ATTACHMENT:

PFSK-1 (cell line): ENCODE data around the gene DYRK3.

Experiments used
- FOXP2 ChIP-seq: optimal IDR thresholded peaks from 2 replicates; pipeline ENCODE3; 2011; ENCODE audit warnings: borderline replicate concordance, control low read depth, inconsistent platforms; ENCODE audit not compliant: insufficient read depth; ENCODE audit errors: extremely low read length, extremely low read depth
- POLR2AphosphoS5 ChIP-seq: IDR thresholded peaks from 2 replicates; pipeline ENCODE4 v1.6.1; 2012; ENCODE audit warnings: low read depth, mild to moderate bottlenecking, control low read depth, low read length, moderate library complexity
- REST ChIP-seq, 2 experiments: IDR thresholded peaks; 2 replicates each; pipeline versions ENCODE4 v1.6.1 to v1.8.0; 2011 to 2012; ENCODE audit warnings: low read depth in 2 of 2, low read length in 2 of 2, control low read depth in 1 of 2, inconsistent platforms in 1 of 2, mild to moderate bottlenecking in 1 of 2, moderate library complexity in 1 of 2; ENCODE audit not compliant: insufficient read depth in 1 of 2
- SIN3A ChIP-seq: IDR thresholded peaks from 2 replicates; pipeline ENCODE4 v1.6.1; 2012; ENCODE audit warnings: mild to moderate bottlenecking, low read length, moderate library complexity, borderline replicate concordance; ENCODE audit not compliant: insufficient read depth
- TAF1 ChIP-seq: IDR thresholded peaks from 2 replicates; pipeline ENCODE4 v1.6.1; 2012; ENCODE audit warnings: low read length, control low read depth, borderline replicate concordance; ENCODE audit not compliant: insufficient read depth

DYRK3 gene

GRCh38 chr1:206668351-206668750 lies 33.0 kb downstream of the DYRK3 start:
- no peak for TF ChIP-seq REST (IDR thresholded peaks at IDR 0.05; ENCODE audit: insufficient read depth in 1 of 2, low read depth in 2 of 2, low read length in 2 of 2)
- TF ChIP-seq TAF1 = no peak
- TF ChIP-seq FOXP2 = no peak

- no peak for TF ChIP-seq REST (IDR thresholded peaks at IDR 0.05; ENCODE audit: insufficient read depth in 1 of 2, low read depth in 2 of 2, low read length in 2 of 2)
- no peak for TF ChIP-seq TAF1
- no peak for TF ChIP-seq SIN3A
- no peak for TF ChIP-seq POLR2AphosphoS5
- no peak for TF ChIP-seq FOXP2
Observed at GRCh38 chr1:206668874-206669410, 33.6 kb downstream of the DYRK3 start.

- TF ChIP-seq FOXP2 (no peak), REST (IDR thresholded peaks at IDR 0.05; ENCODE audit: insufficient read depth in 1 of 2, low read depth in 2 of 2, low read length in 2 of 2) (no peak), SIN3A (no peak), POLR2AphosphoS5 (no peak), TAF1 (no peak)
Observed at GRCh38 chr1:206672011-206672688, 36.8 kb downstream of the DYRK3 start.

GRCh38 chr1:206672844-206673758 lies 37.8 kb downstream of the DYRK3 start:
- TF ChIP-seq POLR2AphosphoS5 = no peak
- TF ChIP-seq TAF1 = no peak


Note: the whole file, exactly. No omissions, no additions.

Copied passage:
PFSK-1 (cell line): ENCODE data around the gene DYRK3.

Experiments used
- FOXP2 ChIP-seq: optimal IDR thresholded peaks from 2 replicates; pipeline ENCODE3; 2011; ENCODE audit warnings: borderline replicate concordance, control low read depth, inconsistent platforms; ENCODE audit not compliant: insufficient read depth; ENCODE audit errors: extremely low read length, extremely low read depth
- POLR2AphosphoS5 ChIP-seq: IDR thresholded peaks from 2 replicates; pipeline ENCODE4 v1.6.1; 2012; ENCODE audit warnings: low read depth, mild to moderate bottlenecking, control low read depth, low read length, moderate library complexity
- REST ChIP-seq, 2 experiments: IDR thresholded peaks; 2 replicates each; pipeline versions ENCODE4 v1.6.1 to v1.8.0; 2011 to 2012; ENCODE audit warnings: low read depth in 2 of 2, low read length in 2 of 2, control low read depth in 1 of 2, inconsistent platforms in 1 of 2, mild to moderate bottlenecking in 1 of 2, moderate library complexity in 1 of 2; ENCODE audit not compliant: insufficient read depth in 1 of 2
- SIN3A ChIP-seq: IDR thresholded peaks from 2 replicates; pipeline ENCODE4 v1.6.1; 2012; ENCODE audit warnings: mild to moderate bottlenecking, low read length, moderate library complexity, borderline replicate concordance; ENCODE audit not compliant: insufficient read depth
- TAF1 ChIP-seq: IDR thresholded peaks from 2 replicates; pipeline ENCODE4 v1.6.1; 2012; ENCODE audit warnings: low read length, control low read depth, borderline replicate concordance; ENCODE audit not compliant: insufficient read depth

DYRK3 gene

GRCh38 chr1:206668351-206668750 lies 33.0 kb downstream of the DYRK3 start:
- no peak for TF ChIP-seq REST (IDR thresholded peaks at IDR 0.05; ENCODE audit: insufficient read depth in 1 of 2, low read depth in 2 of 2, low read length in 2 of 2)
- TF ChIP-seq TAF1 = no peak
- TF ChIP-seq FOXP2 = no peak

- no peak for TF ChIP-seq REST (IDR thresholded peaks at IDR 0.05; ENCODE audit: insufficient read depth in 1 of 2, low read depth in 2 of 2, low read length in 2 of 2)
- no peak for TF ChIP-seq TAF1
- no peak for TF ChIP-seq SIN3A
- no peak for TF ChIP-seq POLR2AphosphoS5
- no peak for TF ChIP-seq FOXP2
Observed at GRCh38 chr1:206668874-206669410, 33.6 kb downstream of the DYRK3 start.

- TF ChIP-seq FOXP2 (no peak), REST (IDR thresholded peaks at IDR 0.05; ENCODE audit: insufficient read depth in 1 of 2, low read depth in 2 of 2, low read length in 2 of 2) (no peak), SIN3A (no peak), POLR2AphosphoS5 (no peak), TAF1 (no peak)
Observed at GRCh38 chr1:206672011-206672688, 36.8 kb downstream of the DYRK3 start.

GRCh38 chr1:206672844-206673758 lies 37.8 kb downstream of the DYRK3 start:
- TF ChIP-seq POLR2AphosphoS5 = no peak
- TF ChIP-seq TAF1 = no peak